From Portugal to Concord, NH

After finishing my Master’s program, I was accepted into the Portuguese INOV Contacto Program. This is an annual competition that selects around 250 young graduates to place in companies and organizations all around the world. 


The big surprise is: you don’t know where you’re going. 


It was only two months after being accepted, signing my contract and participating in a two day event to learn about cultural integration that I got to know my destination: Concord, NH, USA.


First impression: I had never heard of this place. 

Second impression: If it’s a state capital, and states in the US are almost as big as Portugal, it’s probably a big city.


Guess what? It is a big city.


When I first came, it was cold and snowing. I made an effort to go out and explore since I was anxious to know my new home, and I got the feeling I’ve done it in a morning walk.


The weather became a problem, the lack of big attractions, young people in the streets and late night matinees and eventually the food also became a problem. I felt jet lagged not only from the airplane but also from my diet, my time zone, my breakfast habits. 


But then it actually began. I’ve settled in, I was introduced to the people around me and I actually had the chance to get to know them better, beyond the public social occasions. I’ve made friends and learned from them, and I finally started my true Concord exploration.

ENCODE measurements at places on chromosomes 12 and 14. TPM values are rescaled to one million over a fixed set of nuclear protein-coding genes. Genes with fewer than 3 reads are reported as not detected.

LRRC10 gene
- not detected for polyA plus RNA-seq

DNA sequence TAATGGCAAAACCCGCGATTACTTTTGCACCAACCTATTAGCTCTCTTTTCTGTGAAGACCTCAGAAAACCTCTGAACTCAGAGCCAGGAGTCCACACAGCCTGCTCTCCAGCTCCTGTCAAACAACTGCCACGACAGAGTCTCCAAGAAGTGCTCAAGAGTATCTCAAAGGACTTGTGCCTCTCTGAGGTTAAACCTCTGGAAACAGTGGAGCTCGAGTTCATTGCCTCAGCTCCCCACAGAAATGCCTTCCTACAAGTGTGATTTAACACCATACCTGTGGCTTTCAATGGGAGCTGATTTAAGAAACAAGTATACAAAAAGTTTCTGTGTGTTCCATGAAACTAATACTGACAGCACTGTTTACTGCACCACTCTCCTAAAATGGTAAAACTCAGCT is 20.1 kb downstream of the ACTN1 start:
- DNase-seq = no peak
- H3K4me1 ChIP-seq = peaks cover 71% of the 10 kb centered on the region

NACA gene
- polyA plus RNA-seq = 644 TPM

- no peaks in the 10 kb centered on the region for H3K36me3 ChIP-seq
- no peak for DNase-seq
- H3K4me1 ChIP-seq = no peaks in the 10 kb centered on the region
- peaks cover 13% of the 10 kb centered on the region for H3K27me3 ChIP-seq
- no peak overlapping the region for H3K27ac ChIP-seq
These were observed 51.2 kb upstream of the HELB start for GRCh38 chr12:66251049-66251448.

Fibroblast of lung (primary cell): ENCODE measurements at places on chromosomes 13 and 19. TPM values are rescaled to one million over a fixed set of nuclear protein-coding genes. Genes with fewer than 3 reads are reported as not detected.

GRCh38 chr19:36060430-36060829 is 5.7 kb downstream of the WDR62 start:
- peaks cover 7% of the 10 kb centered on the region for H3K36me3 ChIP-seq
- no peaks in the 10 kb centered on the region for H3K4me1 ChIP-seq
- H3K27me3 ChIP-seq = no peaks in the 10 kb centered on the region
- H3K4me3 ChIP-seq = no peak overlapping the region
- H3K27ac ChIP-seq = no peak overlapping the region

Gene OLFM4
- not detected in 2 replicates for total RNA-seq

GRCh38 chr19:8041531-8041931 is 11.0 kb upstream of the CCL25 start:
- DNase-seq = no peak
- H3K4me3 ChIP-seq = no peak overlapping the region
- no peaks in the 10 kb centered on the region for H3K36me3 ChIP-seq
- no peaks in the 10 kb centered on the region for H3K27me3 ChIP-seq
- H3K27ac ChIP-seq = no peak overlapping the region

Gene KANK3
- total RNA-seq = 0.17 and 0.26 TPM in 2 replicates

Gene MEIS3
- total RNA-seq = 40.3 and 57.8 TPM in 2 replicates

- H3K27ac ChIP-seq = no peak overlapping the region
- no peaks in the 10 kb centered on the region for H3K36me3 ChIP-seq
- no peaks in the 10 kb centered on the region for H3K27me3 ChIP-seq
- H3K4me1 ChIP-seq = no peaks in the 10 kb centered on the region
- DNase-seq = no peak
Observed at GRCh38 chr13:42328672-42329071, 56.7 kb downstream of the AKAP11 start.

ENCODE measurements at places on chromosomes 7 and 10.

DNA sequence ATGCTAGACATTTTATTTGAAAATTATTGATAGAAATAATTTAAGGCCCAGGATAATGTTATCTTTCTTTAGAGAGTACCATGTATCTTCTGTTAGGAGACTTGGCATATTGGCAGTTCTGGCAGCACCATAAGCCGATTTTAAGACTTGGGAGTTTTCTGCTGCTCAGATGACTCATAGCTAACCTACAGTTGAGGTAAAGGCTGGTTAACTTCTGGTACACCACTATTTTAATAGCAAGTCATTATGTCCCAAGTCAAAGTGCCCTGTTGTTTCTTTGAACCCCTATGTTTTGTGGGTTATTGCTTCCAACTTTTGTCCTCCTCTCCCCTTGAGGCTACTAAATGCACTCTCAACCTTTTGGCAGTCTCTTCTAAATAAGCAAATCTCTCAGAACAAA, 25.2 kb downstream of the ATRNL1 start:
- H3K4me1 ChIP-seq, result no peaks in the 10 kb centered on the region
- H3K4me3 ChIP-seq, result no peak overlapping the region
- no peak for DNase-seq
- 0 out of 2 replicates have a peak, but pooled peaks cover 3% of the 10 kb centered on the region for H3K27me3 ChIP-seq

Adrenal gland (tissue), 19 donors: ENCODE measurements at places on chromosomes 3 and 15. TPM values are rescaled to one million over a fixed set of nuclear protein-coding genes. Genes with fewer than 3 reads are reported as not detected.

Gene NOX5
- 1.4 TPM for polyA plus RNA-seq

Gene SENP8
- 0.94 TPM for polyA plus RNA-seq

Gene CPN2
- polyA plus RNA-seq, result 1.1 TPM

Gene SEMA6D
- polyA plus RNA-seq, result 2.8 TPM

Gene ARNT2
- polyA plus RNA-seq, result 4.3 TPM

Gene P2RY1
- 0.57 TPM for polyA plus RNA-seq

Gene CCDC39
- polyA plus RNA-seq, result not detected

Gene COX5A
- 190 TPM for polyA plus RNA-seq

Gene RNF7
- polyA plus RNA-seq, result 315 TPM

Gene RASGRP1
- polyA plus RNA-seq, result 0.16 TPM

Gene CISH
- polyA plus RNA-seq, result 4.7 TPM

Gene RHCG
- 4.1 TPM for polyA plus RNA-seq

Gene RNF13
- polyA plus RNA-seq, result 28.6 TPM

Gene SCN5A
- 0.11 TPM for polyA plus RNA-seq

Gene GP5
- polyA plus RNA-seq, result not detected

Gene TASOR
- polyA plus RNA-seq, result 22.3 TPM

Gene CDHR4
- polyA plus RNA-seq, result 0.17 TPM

I learned about local policies and all the non- profits in town, I’ve attended CYPN (Concord Young Professionals) events, heard how great Market Days is, I’ve worked with the Endowment for Health and I’ve learned how the city works to promote public art.


I discovered bagels at The Works and I unplugged my hidden love for Mexican food at Dos Amigos. I got my Farmers Market coins for fresh and locally made goods, I’ve got my own library card at the Concord Public Library and I have become a frequent visitor to Red River Theatres.


I had never tried climbing before and now I’ve done it at EVO for the first time. I’ve also volunteered at the Friendly Kitchen and have come to see how the community works together to address common issues: I eventually realized that everyone plays a role beyond their daily jobs.


They volunteer on Boards, they volunteer for causes, they donate, they care and they work proactively to help people. 


This is what makes Concord so big: ideas are on the move and things are in motion. There’s always something going on, something you can do, you can learn or you can taste. It’s just a matter of looking further and trying more. 


Inês Cabral